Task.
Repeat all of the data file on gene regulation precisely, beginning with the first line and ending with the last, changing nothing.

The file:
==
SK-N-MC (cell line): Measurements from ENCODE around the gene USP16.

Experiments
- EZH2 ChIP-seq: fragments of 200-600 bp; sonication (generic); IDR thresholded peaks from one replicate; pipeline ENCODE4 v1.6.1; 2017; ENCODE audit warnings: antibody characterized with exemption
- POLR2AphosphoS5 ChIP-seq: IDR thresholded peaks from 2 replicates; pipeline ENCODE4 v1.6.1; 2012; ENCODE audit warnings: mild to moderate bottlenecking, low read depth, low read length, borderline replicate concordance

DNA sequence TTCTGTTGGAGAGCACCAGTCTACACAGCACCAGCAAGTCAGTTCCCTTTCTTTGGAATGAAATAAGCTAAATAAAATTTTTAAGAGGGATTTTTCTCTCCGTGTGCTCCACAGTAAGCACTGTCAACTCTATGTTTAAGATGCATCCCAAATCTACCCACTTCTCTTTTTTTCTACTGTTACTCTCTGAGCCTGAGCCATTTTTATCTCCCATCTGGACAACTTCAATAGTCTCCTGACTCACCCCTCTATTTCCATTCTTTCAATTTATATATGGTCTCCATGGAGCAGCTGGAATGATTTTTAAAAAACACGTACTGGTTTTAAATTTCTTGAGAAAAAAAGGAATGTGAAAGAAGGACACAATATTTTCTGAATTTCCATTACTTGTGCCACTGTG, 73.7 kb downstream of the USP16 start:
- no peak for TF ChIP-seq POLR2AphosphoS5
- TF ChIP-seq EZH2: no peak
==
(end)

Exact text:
SK-N-MC (cell line): Measurements from ENCODE around the gene USP16.

Experiments
- EZH2 ChIP-seq: fragments of 200-600 bp; sonication (generic); IDR thresholded peaks from one replicate; pipeline ENCODE4 v1.6.1; 2017; ENCODE audit warnings: antibody characterized with exemption
- POLR2AphosphoS5 ChIP-seq: IDR thresholded peaks from 2 replicates; pipeline ENCODE4 v1.6.1; 2012; ENCODE audit warnings: mild to moderate bottlenecking, low read depth, low read length, borderline replicate concordance

DNA sequence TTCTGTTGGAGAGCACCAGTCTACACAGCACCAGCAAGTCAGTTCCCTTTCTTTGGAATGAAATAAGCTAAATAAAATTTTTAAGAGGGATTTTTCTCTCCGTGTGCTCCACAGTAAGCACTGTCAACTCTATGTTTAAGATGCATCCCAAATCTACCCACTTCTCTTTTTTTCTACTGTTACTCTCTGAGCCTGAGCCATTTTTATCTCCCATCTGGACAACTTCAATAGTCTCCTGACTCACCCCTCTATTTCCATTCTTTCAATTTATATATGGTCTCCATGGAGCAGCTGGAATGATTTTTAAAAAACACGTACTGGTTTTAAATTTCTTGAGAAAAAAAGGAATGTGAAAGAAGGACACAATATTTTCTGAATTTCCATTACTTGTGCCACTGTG, 73.7 kb downstream of the USP16 start:
- no peak for TF ChIP-seq POLR2AphosphoS5
- TF ChIP-seq EZH2: no peak